Cortisone injections or a laser resurfacing treatment - This is the best treatment for keloid scarring.

Treating + Preventing PIH

Basically, inhibiting melanin production and reducing the amount of sun exposure you receive are the best methods.

SUNSCREEN, HATS and SHADE. Not only is preventative, it’s the treatment! Ya dig?

Speeding Cellular Turnover - The faster your skin’s cellular turn over is the faster you can get rid of PIH. Products with these ingredients:

  • Alpha hydroxy acid (specifically glycolic and lactic acid)

  • OTC retinol/Rx retinoids like tretinoin

Lightening products/ingredients:

  • Bayberry

  • Aloe vera

  • Mushroom extract

  • Licorice root

  • Vitamin C

  • Bearberry or the synthetic version alpha albutin

  • Kojic acids

  • Fermented rice

  • Azelaic acid

  • Niacinamide aka vitamin B3

  • Soy

  • Hydroquinone - I will mention this commonly prescribed skin bleach, but the jury is still out on if it’s a potentially harmful and toxic ingredient. (I avoid)

Professional Strength Peels - See an esthetician for a monthly series of peels, particularly glycolic acid.

Microdermabrasion - Effective for PIH, but I would not recommend this for someone with a combination of both PIE and PIH.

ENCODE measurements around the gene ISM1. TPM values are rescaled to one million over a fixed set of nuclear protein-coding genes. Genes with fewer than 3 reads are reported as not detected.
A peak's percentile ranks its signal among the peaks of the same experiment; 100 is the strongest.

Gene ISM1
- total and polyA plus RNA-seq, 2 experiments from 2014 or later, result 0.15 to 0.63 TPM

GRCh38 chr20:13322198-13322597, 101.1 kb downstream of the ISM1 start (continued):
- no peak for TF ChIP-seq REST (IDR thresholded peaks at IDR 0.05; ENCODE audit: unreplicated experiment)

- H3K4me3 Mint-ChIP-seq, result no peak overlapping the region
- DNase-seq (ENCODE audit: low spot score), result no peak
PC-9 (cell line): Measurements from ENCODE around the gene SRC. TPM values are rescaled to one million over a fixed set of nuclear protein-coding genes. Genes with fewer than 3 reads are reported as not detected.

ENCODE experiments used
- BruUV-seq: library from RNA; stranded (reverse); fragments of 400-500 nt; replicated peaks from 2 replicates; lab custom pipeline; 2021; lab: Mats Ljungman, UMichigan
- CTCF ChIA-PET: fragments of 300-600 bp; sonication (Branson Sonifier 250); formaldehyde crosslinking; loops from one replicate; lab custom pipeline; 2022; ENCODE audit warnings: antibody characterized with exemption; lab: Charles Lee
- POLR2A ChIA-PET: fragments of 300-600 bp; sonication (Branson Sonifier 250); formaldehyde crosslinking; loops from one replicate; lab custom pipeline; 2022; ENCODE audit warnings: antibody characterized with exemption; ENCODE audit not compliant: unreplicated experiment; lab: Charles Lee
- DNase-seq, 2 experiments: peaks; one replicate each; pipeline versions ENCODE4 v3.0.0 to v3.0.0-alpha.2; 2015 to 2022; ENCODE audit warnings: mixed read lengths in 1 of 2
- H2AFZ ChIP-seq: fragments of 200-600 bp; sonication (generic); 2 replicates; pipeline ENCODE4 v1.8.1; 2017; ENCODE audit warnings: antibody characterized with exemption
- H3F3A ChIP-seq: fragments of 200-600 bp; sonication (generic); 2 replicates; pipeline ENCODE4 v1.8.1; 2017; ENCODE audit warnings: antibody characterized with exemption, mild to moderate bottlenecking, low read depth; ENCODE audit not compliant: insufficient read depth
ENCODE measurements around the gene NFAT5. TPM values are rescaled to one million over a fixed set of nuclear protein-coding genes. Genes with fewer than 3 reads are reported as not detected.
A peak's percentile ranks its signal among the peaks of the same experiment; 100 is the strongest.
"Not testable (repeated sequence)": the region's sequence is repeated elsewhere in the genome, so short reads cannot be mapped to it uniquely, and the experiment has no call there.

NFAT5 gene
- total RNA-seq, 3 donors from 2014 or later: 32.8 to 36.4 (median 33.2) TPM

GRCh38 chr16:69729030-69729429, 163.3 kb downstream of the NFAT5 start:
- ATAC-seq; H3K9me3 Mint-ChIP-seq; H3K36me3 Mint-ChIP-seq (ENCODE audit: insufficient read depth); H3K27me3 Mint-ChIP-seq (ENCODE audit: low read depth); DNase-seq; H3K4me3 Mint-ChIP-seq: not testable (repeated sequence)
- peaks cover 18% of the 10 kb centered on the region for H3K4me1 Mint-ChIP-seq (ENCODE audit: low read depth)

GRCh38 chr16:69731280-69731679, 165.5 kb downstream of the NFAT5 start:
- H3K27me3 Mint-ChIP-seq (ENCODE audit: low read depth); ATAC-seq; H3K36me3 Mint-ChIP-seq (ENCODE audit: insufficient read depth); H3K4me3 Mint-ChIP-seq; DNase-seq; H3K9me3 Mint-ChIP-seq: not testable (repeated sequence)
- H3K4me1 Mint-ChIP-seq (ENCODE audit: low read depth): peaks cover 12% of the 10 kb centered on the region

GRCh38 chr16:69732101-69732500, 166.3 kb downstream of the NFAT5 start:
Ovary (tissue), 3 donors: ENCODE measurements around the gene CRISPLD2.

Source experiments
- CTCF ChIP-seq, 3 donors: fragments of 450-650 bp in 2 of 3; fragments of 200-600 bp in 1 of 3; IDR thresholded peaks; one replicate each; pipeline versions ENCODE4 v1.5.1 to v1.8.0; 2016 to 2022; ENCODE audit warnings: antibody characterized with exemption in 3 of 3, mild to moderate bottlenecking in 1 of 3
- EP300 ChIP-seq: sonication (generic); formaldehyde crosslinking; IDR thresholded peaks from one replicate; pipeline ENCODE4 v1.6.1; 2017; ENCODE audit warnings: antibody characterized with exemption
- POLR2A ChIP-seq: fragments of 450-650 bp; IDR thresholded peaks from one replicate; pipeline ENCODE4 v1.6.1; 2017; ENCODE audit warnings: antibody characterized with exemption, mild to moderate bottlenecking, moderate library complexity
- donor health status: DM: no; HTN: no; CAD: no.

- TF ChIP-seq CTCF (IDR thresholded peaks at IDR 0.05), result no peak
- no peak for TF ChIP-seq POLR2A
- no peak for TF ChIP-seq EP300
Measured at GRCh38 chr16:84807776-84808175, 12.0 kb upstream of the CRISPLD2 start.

Laser Treatments - These are great because you will see results quickly. Intense pulse light (IPL) or Broad Band Laser (BBL) are good options but I would recommend seeing a dermatologist to get a proper recommendation.

Treating + Preventing PIE

Time - Not what you want to hear but it’s true, time (and patience) will help fade PIE even with no treatment.

Vitamin C - A less commonly talked about benefit of vitamin C serums is that it strengthens the capillary walls. Since PIE is dilated blood vessels this helps to reduce the redness.

Vascular Lasers - This is a laser treatment that works by dissipating the pooled blood vessels.

Being Gentle - Harsh scrubs/ingredients, picking and squeezing pimples and sun exposure can all make PIE worse. Be gentle!

A final thought

Did I mention no picking and wearing sunscreen? LOL.